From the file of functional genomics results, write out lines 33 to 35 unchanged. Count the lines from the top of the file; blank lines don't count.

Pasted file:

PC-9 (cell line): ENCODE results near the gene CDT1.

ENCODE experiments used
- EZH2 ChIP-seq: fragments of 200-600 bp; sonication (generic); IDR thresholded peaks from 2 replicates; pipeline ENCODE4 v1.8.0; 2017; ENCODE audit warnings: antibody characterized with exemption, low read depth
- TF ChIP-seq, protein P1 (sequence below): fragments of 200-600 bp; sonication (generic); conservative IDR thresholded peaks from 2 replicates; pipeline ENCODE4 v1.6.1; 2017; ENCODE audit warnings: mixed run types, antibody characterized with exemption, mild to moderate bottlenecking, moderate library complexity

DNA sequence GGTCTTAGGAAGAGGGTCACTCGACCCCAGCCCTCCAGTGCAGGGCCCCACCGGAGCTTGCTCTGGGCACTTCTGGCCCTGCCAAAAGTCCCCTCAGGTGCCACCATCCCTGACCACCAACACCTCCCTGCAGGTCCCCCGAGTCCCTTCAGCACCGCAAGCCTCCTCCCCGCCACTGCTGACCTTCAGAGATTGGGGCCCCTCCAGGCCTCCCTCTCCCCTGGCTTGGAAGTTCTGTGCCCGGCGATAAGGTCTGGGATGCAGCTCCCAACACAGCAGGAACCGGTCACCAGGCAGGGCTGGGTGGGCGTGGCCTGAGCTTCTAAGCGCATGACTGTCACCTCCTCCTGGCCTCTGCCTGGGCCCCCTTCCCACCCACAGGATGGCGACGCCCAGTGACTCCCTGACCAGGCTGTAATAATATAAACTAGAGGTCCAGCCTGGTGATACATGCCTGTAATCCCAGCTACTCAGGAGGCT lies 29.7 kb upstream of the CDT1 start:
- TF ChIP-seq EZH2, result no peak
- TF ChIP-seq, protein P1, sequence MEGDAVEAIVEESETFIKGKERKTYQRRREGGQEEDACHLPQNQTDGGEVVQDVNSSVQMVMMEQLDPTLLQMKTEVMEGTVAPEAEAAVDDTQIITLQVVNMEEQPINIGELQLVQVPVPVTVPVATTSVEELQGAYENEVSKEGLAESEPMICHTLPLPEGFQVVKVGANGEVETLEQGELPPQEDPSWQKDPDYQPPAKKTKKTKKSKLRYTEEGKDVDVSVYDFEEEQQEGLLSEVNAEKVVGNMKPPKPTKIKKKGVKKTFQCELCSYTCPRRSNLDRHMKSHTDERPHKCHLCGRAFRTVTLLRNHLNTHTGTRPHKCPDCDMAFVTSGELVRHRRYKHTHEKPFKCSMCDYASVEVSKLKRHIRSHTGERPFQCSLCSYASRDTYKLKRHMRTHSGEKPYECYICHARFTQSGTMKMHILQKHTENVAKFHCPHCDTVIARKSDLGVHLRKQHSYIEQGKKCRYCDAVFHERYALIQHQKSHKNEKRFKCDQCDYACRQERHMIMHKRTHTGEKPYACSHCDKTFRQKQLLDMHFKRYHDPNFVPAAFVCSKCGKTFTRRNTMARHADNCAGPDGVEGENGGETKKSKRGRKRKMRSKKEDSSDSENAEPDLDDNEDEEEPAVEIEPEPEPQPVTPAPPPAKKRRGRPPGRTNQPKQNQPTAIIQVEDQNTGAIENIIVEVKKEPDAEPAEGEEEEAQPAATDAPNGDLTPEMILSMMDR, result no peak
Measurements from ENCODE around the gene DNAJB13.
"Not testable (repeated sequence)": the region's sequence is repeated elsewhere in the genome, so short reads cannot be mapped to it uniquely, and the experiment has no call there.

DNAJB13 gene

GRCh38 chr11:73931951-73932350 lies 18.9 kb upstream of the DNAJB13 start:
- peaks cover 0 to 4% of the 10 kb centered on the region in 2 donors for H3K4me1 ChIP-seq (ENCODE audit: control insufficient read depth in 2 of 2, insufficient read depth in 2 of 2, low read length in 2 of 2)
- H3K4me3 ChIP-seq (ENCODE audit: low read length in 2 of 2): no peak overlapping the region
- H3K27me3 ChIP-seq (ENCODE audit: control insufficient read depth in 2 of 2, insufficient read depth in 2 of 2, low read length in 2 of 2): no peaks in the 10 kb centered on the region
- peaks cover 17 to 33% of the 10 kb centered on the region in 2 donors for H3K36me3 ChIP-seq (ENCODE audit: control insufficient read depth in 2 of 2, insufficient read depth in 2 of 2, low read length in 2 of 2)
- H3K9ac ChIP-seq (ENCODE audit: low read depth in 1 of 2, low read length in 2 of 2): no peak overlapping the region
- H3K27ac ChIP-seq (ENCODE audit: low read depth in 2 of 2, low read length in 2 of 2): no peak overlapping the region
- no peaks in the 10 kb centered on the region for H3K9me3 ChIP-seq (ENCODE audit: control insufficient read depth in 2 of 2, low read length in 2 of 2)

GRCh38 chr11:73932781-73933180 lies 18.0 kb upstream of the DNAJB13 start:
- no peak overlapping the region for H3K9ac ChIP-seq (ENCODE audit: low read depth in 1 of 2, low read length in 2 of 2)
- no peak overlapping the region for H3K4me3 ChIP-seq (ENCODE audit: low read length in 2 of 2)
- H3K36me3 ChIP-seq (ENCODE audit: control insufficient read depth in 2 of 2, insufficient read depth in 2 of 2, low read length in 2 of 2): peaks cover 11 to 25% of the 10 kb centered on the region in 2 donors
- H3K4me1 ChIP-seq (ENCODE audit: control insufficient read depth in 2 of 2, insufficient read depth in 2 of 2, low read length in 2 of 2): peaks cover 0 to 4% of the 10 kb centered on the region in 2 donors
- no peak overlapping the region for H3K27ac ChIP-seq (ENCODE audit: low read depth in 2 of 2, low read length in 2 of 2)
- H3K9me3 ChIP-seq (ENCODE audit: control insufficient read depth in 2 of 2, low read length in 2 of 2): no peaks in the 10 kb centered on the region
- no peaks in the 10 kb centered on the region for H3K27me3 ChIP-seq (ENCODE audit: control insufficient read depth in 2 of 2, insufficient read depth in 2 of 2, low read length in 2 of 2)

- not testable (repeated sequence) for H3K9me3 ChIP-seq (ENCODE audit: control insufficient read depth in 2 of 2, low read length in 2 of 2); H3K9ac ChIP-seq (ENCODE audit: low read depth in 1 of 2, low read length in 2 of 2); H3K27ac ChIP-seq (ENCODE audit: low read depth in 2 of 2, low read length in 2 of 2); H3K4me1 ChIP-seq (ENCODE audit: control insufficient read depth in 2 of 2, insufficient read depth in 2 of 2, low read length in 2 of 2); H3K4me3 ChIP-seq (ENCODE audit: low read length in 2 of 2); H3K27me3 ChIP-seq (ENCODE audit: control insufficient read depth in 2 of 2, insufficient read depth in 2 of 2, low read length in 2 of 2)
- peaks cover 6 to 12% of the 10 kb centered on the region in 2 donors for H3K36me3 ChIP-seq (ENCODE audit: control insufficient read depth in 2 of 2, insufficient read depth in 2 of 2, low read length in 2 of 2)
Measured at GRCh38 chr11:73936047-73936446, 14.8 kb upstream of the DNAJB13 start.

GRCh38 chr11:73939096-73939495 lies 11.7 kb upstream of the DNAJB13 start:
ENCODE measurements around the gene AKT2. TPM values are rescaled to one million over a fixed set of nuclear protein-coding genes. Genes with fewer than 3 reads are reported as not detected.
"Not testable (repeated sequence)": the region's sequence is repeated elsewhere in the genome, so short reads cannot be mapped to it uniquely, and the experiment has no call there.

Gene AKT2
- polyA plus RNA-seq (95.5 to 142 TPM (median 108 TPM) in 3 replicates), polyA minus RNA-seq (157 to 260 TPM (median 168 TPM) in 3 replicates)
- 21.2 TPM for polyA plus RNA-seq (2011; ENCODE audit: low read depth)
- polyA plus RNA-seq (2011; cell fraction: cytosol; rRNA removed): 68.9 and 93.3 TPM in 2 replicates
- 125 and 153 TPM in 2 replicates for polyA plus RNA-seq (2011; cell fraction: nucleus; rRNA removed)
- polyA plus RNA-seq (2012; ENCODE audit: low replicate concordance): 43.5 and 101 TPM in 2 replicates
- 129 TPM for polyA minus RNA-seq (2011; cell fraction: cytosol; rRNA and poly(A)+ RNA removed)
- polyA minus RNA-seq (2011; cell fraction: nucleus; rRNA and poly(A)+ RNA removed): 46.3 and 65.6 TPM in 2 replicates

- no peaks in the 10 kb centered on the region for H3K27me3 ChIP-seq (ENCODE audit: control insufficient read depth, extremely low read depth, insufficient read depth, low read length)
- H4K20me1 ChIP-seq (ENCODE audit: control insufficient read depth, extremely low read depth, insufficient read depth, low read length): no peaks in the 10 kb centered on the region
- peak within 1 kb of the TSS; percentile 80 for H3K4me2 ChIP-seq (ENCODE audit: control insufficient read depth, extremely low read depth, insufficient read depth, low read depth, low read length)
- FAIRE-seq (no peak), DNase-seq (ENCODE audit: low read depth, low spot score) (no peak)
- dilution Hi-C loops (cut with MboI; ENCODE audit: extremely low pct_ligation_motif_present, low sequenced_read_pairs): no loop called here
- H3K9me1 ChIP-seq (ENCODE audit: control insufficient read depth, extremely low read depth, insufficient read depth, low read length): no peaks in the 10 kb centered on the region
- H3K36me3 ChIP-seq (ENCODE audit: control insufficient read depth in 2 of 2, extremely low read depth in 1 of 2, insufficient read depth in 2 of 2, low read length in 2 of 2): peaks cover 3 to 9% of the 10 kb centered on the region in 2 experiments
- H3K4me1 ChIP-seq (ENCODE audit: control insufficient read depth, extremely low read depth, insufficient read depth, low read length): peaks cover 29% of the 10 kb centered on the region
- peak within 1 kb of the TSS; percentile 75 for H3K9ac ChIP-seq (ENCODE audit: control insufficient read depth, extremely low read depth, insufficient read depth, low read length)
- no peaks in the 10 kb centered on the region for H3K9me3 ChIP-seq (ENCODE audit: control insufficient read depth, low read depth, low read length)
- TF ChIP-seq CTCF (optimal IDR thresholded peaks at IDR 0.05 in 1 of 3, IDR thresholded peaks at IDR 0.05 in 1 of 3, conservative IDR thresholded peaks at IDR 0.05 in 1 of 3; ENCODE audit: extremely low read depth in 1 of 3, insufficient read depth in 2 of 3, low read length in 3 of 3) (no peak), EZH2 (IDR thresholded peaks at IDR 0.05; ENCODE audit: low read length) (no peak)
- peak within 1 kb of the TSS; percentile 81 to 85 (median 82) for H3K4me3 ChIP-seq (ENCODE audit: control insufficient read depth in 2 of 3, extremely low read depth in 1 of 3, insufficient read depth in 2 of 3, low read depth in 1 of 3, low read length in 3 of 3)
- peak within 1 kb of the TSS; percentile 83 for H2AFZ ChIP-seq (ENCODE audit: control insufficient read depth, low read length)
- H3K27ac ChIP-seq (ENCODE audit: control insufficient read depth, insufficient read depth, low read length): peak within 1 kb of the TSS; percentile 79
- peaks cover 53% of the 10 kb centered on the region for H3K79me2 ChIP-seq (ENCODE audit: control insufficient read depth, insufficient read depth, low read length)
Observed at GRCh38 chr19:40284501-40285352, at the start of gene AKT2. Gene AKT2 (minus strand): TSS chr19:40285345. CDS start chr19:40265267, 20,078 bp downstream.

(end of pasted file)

Gene AKT2
- polyA plus RNA-seq (95.5 to 142 TPM (median 108 TPM) in 3 replicates), polyA minus RNA-seq (157 to 260 TPM (median 168 TPM) in 3 replicates)
- 21.2 TPM for polyA plus RNA-seq (2011; ENCODE audit: low read depth)